As writers, we hear all the time that we’ve got to hook readers in just the first few pages or else. We’ve got to hook agents in the first few pages or else.
Whether you’re looking to get published or just hoping to hook your reader, first impressions are vital. Compelling opening scenes are the key to catching an agent or editor’s attention, and are crucial for keeping your reader engaged.JEFF GERKE, THE FIRST FIFTY PAGES
Well then, let’s study those first few pages in other people’s stories, shall we?
Not that I’m complaining with this particular prologue. Clare Mackintosh’s The Last Partycontains beautiful setting details that could easily be the stuff of prose poetry. The third-person omniscient narrator allows for easy movement through the occasional mutterings of different village characters before the main event: the annual New Year’s Day dive into a lake along the Welsh/English border. Only this year, these villagers are joined by a dead body.
The prologue is long enough that it took me to the end of the episode, and yes, I admit to being a bit silly this time with my movie trailer voice. 🙂 The premise here just reminded me of too many trope movies–the “cop who doesn’t play by the rules,” the “outsider who must become a hero,” and so on. This time, we have “the victim who wanted everyone dead and everyone is a suspect.” Goodness, the dust jacket itself says, “With a lie uncovered at every turn” and “In a village with this many secrets…” It feels a touch absurd with such descriptions, but you know what? Action schlock with those anti-rule cop buddies are still fun. Fantasies that always count on that reluctant hero are still fun. So I bet this mystery with a town full of Edward Gorey-esque suspicious people will be fun, too.
Welcome back my fellow creatives! In the midst of surviving Midwestern snow, rain, more snow, more rain, and a single epic sledding trip–
–my family and I find warm solace in rereading old favorites.
Bo explores his biographies of the Marx Brothers. Bash marches to battle in his Transformer books. Biff dissects the data of every Federation ship in his Star Trek encyclopedia. Blondie explores the Wings of Fire series yet again, pausing at various pages to create her own illustrations of the story.
Me? I returned to Longbourn.
“Why there, Jean?” you may ask. “Why not a Poirot or Howl or some other such series?”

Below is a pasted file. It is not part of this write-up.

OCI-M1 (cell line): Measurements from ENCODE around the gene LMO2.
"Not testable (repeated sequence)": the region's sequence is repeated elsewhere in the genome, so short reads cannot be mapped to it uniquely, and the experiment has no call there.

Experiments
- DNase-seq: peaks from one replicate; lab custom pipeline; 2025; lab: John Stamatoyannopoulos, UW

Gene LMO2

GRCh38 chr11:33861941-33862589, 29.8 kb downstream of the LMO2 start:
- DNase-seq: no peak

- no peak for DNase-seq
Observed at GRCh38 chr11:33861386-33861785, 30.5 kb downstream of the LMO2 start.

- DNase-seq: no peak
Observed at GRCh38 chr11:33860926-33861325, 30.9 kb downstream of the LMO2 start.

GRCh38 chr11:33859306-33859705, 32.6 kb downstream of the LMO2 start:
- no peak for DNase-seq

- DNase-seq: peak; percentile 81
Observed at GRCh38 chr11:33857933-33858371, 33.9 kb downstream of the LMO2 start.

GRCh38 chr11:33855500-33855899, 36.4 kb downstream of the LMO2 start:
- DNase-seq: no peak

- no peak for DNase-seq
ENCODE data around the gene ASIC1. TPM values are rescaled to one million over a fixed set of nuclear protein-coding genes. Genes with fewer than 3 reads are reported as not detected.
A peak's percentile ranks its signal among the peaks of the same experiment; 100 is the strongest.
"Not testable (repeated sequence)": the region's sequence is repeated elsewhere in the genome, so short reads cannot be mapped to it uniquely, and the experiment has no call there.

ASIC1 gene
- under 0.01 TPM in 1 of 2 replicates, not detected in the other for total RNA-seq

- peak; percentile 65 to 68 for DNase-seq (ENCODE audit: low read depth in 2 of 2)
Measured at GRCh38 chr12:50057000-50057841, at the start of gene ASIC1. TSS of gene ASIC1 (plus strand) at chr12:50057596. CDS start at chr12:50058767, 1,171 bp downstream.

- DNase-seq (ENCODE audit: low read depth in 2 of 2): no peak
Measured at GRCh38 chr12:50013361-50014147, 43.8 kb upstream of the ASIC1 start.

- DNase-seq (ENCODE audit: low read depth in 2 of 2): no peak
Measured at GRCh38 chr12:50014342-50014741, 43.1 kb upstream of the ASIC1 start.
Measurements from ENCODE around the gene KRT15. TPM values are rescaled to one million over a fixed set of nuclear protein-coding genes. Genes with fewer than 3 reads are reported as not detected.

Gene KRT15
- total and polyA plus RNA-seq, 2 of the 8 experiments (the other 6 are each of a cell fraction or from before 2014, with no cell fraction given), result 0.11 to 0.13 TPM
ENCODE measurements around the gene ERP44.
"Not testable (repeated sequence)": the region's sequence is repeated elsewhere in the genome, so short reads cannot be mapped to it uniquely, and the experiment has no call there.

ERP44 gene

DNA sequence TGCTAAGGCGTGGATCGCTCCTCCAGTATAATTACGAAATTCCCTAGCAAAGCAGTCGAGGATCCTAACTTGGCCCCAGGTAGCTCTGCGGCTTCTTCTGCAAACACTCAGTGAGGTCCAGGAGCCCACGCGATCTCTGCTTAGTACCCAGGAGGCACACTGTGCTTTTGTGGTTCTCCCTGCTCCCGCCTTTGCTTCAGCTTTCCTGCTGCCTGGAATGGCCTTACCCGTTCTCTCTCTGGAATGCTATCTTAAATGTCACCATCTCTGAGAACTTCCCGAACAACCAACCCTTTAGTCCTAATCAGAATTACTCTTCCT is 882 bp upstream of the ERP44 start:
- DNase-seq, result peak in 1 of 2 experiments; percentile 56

Good question! First, Bo and I are already enjoying Poirot mysteries via the boxed set of television adaptations he got me for Christmas. It’s as much fun to watch David Suchet and Company bring these stories to life as it is to watch Bo enjoy them. Even my three B’s have started to pay attention. “Why hasn’t anyone died yet? Hastings is silly. Woah, the police are using phones. Wait, that’s radio? WHAT?”
As for Diana Wynne Jones, I’ve a goal to finish a series I started looooong ago for some critical reading here: The Dalemark Quartet. This actually also ties to rereading Pride and Prejudice, for both are influences of my lost-in-development-hell Shield Maidens series.
Lastly, I had come across a really cool YouTuber named Dr. Octavia Cox who does close reading of classic literature, and her analyses of Pride and Prejudice made me realize just much one can uncover when one sloooowly moves through the words.
So, let’s focus today on why rereading those old favorites can do a writer–and reader–some good.
Comfort food for the imagination. When reality is cold and bleak, why not escape to a time and place we love? Of course, trying new things is important, but just as we enjoy those warm, delectable comfort foods, so does our imagination enjoy a return to the familiar. We experience those favorite lines, interactions, and settings with fresh appreciation each time, even to the point where we must read them aloud to others. Bash is an avid fan of this–if a Transformer has made him laugh yet again, he’ll read through the whole scene to Biff and Blondie who then, of course, must read the entire story for themselves. When one person loves a story, one never seeks to hide it! As a writer, those returns can be a marvelous benefit to us as we develop our storytelling skills, too.
Worldbuilding. Because we “know what’s coming” in the story, we can pay more attention to all the periphery details and how those enrich the overall setting. Rereading Howl’s Moving Castle, for instance, helps a reader better see how everyday magic utilized by sailors, bakers, and even hatters in Sophie’s life. Rereading the lives of the Marx Brothers–or rewatching Poirot–reveals the surprising pieces of 1930s life that can easily be forgotten. Rereading Wings of Fire helps Blondie catch specific aspects of dragon culture depending on where those dragons come from. In this reread of Pride and Prejudice, I paid closer attention to second and third-string characters, like the Lucas family, so I could better understand life in the Regency period.